Assange recommends that the appropriate thing to do at this point is issue apologies all around. “The U.S. should apologize to Evo Morales, to Portugal, to Spain, to France” Assange said. “Portugal, Spain and France should apologize to Evo Morales for not following the law.”

He pointed out though that while the grounding was unfortunate for President Morales, it was a good thing to see because “it revealed the arrogance and hypocrisy of the United States in pressuring Western Europe in that way. It revealed the nature of the relationship between Western Europe and the United States.”

In a practical sense, it also led directly to Russia’s decision to grant Snowden’s asylum request. After this incident, “at a legal level, in terms of asylum law, it was very clear that there could not be a fair process,” explained Assange. Further, not only was it very clear he could not receive asylum in Western Europe, but at a political level, the Russian government had to respond.

As Assange points out, Russia couldn’t react by handing him over, because it would look “weak and unprincipled.” The only other card that Russia had was to grant him asylum.

And two years later, despite one of the largest manhunts in world history, Snowden is still living in the Russian Federation under political asylum. So, not only were the U.S. actions in summer 2013 illegal and arrogant, they were ultimately counterproductive.

Verdict in: U.S. falling short on human rights

157322_600 Far from being the global champion of human rights that it fancies itself as, the United States is in fact a flagrant violator of international human rights standards as enshrined in the Universal Declaration of Human Rights, the International Covenant on Civil and Political Rights and other landmark human rights treaties – some of which the U.S. refuses to ratify. This was the unmistakable conclusion of the U.S.’s Universal Periodic Review for compliance on human rights norms at the United Nations Human Rights Council earlier this week.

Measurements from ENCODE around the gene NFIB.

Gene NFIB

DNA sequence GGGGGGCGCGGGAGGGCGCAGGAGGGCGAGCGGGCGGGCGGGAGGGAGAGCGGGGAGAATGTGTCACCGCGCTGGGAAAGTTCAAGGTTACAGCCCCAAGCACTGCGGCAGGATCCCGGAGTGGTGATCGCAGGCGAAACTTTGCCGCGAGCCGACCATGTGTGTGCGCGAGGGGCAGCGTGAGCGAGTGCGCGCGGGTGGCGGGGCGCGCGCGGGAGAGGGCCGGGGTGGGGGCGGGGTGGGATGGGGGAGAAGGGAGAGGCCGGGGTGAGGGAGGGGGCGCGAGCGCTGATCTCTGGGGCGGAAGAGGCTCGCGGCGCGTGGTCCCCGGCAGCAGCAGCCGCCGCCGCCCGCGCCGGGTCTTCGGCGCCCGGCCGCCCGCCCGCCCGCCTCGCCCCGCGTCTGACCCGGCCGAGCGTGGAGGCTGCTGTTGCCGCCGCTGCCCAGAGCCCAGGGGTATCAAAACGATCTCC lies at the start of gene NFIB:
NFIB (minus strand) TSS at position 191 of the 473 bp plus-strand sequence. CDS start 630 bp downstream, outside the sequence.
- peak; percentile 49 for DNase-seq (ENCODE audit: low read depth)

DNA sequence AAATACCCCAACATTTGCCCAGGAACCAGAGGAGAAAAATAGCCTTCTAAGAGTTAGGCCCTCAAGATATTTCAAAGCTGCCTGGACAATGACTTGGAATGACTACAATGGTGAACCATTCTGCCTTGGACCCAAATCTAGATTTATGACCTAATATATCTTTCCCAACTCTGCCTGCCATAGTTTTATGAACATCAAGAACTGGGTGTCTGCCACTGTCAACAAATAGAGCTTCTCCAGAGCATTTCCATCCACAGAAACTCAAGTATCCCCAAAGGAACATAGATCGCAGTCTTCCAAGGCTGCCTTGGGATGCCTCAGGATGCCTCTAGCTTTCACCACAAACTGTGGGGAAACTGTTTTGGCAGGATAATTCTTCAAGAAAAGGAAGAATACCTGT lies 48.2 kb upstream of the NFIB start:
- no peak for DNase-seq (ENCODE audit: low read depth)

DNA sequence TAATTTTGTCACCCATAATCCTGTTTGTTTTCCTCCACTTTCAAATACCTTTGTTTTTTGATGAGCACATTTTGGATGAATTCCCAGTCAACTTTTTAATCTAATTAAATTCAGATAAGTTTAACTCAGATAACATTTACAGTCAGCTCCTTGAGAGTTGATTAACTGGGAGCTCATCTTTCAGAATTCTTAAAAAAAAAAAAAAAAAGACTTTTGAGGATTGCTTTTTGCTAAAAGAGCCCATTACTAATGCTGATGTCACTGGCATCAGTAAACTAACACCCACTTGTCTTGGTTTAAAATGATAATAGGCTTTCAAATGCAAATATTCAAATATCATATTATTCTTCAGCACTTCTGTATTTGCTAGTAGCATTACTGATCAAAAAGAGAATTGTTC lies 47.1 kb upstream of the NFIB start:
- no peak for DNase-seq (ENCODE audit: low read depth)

Delegates from many of the 117 countries taking part in the UPR lambasted the United States’ record of civil rights violations in the context of the nationwide epidemic of police brutality. The representative from Nambia, for example, said U.S. officials must “collaborate closely with marginalized communities to fix the broken justice system that continues to discriminate against them, despite recent waves of protest over racial profiling and police killings of unarmed black men.”

“Chad considers the United States of America to be a country of freedom, but recent events targeting black sectors of society have tarnished its image,” said Awada Angui, the delegate from that country.

The barrage of criticism led James Cadogan, senior counselor in the Department of Justice’s Civil Rights Division, to concede that the United States has a problem with police violence.

“We must rededicate ourselves to ensuring that our civil rights laws live up to their promise,” he said at the review on Monday. “The tragic deaths of Freddie Gray in Baltimore, Michael Brown in Missouri, Eric Garner in New York, Tamir Rice in Ohio, and Walter Scott in South Carolina have… challenged us to do better and to work harder for progress.”